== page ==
This week, Dr. Richard Kline of The Center for Natural Breast Reconstruction answers your questions.
Q: I had a lumpectomy followed by chemo and radiation treatment. The tumor was on the inner edge of my left breast — basically skin and bone. My plastic surgeon (whom I respect and appreciate) used an implant and Neulasta. He formed a sling and sewed in to my sternum and ribs. I’ve had this procedure done twice. Each time the sutures were absorbed, the skin lifted and resulted in symmastia. I am wondering if non-dissolvable stitches along with sewing the neulasta to the area behind my breast which wasn’t super blasted — forming a sort of “sail” would be an option. I would be interested in what you think and what solution you might have.
Thank you for your time!
A: We primarily do flap, not implant reconstruction, but I can still offer some insight.
Permanent sutures could possibly help, but if there is long-term significant force on them (which it sounds like there may be), they can work their way through soft tissue and still come loose (just like an orthodontist can move teeth through bone over long time periods). Nonetheless, it’s probably worth a try, especially if you liked the way your breast looked before the sutures dissolved.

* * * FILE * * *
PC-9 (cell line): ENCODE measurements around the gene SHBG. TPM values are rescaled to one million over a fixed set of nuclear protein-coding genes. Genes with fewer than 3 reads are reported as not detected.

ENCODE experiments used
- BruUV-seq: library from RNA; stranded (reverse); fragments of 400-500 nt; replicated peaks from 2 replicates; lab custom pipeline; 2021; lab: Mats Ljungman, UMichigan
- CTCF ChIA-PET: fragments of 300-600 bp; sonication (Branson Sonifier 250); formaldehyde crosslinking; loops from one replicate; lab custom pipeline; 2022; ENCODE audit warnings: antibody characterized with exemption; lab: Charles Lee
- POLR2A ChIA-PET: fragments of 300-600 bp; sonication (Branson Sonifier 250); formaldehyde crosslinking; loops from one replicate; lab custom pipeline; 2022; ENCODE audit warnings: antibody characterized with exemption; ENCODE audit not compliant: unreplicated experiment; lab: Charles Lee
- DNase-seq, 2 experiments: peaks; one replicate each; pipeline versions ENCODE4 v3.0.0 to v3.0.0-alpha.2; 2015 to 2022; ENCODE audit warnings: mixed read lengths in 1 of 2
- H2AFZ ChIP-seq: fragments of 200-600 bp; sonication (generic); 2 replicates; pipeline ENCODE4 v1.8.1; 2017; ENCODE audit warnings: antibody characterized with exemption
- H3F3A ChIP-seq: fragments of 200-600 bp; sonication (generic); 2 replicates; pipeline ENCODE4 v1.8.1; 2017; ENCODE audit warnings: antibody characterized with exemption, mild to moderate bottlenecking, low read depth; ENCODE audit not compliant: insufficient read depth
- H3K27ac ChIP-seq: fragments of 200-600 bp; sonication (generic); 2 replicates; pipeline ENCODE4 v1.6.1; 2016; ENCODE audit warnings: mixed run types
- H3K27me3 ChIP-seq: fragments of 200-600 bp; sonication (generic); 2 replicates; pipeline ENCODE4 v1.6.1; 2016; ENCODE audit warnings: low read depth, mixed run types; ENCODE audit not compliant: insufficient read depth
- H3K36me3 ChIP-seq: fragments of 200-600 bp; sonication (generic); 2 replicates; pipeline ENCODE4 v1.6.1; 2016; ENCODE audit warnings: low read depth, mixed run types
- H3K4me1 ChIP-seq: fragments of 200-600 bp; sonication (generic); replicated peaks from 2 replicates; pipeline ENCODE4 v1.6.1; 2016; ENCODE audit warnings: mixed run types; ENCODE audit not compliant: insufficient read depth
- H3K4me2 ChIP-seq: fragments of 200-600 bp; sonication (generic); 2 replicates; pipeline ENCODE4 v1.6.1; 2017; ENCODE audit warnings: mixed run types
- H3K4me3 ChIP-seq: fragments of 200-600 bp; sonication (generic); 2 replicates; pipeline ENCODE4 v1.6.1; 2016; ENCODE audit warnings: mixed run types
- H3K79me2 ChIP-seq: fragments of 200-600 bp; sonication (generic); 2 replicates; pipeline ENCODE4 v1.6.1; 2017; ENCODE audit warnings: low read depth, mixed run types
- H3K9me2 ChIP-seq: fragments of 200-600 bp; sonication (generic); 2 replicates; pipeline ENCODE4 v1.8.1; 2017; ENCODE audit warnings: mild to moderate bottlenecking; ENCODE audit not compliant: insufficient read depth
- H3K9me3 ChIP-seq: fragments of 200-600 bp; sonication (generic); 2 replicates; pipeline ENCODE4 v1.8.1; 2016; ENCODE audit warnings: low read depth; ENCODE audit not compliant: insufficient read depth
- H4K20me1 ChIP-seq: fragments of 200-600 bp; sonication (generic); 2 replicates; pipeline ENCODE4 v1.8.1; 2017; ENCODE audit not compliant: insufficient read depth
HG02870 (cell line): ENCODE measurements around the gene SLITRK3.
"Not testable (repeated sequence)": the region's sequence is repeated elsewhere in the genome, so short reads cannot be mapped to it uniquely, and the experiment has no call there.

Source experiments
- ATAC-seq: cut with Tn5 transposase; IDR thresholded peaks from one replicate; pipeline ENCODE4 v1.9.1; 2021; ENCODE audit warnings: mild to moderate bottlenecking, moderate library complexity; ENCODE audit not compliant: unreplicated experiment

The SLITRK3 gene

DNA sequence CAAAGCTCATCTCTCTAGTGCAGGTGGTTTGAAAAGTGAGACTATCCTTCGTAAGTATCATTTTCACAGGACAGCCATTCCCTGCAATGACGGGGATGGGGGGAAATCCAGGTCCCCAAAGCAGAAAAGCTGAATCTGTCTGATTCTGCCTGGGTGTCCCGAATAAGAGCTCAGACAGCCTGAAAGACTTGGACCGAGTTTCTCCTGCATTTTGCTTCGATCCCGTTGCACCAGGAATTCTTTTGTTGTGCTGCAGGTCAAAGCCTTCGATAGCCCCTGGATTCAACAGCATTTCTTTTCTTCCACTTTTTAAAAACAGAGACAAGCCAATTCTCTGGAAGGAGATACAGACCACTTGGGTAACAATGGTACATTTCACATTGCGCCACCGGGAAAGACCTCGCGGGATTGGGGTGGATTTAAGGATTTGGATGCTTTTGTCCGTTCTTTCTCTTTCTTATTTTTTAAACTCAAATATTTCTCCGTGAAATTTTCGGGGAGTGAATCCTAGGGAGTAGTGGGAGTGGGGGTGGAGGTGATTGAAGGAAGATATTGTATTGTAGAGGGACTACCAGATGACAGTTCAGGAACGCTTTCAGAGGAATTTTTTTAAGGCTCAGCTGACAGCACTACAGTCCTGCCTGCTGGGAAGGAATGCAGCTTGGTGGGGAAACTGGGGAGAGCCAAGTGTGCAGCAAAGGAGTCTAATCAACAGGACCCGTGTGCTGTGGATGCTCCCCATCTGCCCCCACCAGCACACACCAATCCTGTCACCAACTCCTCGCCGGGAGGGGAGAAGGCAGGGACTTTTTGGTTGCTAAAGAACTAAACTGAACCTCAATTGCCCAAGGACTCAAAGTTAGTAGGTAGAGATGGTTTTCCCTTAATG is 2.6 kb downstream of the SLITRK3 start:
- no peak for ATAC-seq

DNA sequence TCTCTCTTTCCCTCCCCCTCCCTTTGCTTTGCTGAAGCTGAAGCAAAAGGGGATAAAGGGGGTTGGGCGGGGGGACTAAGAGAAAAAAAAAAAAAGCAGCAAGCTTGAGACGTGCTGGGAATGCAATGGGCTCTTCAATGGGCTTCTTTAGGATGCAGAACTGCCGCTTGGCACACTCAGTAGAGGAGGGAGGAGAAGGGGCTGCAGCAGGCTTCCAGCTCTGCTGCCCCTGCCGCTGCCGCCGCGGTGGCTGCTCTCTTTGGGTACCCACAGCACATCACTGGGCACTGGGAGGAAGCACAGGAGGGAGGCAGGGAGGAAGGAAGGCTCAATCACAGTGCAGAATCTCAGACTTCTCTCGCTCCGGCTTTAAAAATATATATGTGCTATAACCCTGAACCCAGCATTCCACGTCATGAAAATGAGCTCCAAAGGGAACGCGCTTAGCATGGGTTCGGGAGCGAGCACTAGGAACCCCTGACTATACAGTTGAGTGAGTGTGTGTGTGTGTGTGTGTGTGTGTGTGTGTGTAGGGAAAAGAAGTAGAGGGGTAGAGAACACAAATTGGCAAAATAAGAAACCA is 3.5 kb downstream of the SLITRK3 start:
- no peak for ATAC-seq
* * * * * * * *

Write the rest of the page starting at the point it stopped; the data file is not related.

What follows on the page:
There are also some potential options using your own tissue. Unfortunately, replacing the defect with free fat grafts, while technically straightforward, is a little controversial, as there is some concern that this could increase the risk of local recurrence (but this is far from definitively established). There are centers (one in Boston comes to mind) who are doing this as part of a controlled study. Also, depending on the size of the defect and the location of your scars, reconstruction with a small microsurgical flap might be a reasonable (although significantly more complicated) option.
It sounds like you have a good relationship with your surgeon, which is great. Please continue to share your thoughts with him, and I’m confident things will work out for you one way or another.
Dr. Richard Kline
Center for Natural Breast Reconstruction
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